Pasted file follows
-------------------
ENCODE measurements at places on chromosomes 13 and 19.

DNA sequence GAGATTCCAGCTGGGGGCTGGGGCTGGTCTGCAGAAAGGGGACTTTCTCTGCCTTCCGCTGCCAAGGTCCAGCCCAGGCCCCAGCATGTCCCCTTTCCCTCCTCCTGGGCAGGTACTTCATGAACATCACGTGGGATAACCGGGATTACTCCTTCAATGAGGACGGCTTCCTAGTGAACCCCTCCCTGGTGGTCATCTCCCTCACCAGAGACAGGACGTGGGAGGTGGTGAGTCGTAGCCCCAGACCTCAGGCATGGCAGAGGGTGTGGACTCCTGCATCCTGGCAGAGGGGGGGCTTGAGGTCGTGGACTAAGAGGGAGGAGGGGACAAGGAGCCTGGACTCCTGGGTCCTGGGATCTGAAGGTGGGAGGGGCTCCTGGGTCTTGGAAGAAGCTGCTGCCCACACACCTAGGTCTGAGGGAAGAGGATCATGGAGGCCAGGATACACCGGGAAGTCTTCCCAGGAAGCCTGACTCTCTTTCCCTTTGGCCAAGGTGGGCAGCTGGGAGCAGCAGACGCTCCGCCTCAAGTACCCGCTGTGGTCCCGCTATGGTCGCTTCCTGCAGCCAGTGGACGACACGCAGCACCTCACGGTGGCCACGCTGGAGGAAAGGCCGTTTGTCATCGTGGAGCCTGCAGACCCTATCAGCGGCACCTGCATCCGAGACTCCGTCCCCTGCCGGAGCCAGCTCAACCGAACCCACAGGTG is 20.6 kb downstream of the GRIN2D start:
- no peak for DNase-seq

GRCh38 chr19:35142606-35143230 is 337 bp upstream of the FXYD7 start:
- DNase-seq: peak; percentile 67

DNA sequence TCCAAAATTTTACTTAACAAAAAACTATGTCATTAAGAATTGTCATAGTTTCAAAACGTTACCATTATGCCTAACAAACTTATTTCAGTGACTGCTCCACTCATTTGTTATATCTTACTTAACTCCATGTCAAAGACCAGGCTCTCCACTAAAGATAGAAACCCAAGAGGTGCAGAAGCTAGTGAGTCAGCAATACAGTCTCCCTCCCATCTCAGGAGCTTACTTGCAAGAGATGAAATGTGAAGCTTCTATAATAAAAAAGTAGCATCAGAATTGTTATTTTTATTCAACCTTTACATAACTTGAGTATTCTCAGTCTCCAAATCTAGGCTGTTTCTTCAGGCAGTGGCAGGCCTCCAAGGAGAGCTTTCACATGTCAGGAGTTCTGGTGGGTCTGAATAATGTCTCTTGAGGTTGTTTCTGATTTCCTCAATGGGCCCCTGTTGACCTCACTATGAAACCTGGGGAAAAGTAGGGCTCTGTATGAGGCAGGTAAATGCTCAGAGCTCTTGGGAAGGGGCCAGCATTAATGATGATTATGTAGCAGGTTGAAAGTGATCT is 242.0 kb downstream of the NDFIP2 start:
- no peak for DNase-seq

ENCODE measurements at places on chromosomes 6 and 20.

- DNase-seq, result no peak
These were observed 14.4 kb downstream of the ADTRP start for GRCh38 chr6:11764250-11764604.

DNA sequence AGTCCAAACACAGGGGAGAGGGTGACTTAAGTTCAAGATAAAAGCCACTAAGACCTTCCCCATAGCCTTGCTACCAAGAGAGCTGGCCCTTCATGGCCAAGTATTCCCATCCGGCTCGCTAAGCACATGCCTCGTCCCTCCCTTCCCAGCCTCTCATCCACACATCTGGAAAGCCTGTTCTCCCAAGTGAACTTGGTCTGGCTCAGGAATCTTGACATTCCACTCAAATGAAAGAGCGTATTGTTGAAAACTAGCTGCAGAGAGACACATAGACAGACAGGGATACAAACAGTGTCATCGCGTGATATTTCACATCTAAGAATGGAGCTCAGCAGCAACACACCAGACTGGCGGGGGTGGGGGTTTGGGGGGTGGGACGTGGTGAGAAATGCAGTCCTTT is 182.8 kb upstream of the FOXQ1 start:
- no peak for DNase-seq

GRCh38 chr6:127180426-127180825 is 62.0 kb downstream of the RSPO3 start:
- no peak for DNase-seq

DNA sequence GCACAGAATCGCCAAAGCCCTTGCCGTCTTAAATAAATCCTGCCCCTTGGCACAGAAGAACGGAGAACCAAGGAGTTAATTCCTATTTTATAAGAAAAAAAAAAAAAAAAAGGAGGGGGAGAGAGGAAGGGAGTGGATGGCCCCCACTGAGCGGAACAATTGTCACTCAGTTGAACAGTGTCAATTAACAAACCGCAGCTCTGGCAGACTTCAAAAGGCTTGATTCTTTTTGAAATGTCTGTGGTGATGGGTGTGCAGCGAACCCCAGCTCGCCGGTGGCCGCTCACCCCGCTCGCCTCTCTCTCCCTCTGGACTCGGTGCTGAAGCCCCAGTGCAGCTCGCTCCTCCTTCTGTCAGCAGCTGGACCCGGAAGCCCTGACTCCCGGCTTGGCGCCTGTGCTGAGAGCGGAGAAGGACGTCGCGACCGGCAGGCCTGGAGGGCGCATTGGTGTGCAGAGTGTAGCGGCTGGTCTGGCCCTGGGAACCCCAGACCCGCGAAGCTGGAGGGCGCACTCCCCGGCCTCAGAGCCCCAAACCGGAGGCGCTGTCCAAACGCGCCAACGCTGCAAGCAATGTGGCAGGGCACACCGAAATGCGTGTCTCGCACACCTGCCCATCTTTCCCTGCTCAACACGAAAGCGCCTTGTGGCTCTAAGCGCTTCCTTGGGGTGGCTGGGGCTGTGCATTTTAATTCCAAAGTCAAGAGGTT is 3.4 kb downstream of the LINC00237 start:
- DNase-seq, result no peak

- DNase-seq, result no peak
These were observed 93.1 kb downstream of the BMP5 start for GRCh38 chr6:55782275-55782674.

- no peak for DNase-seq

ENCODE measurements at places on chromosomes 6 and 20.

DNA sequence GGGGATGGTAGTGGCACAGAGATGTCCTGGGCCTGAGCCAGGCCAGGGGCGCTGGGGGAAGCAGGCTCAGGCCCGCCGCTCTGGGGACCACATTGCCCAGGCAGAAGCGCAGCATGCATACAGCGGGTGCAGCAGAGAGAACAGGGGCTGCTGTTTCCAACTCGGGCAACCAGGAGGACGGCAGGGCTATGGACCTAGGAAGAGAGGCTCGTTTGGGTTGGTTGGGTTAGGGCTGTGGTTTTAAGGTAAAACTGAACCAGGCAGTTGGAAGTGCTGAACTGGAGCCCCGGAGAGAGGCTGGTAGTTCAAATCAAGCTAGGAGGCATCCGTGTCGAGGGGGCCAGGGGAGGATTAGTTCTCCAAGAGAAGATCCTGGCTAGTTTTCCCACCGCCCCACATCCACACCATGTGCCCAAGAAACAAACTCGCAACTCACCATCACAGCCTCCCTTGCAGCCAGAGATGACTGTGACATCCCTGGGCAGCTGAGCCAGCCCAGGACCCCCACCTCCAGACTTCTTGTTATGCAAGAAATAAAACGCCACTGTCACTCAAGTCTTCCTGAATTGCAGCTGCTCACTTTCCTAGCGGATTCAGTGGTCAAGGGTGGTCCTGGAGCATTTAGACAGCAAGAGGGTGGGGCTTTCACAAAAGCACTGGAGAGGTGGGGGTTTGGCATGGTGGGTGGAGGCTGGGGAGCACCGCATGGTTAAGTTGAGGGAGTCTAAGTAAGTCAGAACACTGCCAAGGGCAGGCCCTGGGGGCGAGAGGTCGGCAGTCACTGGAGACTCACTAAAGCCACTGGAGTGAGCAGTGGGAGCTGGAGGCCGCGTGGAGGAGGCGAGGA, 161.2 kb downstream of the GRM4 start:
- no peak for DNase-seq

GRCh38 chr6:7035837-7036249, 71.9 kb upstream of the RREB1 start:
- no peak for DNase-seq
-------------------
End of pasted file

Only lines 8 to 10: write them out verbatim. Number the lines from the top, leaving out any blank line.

ENCODE measurements at places on chromosomes 6 and 20.

- DNase-seq, result no peak
These were observed 14.4 kb downstream of the ADTRP start for GRCh38 chr6:11764250-11764604.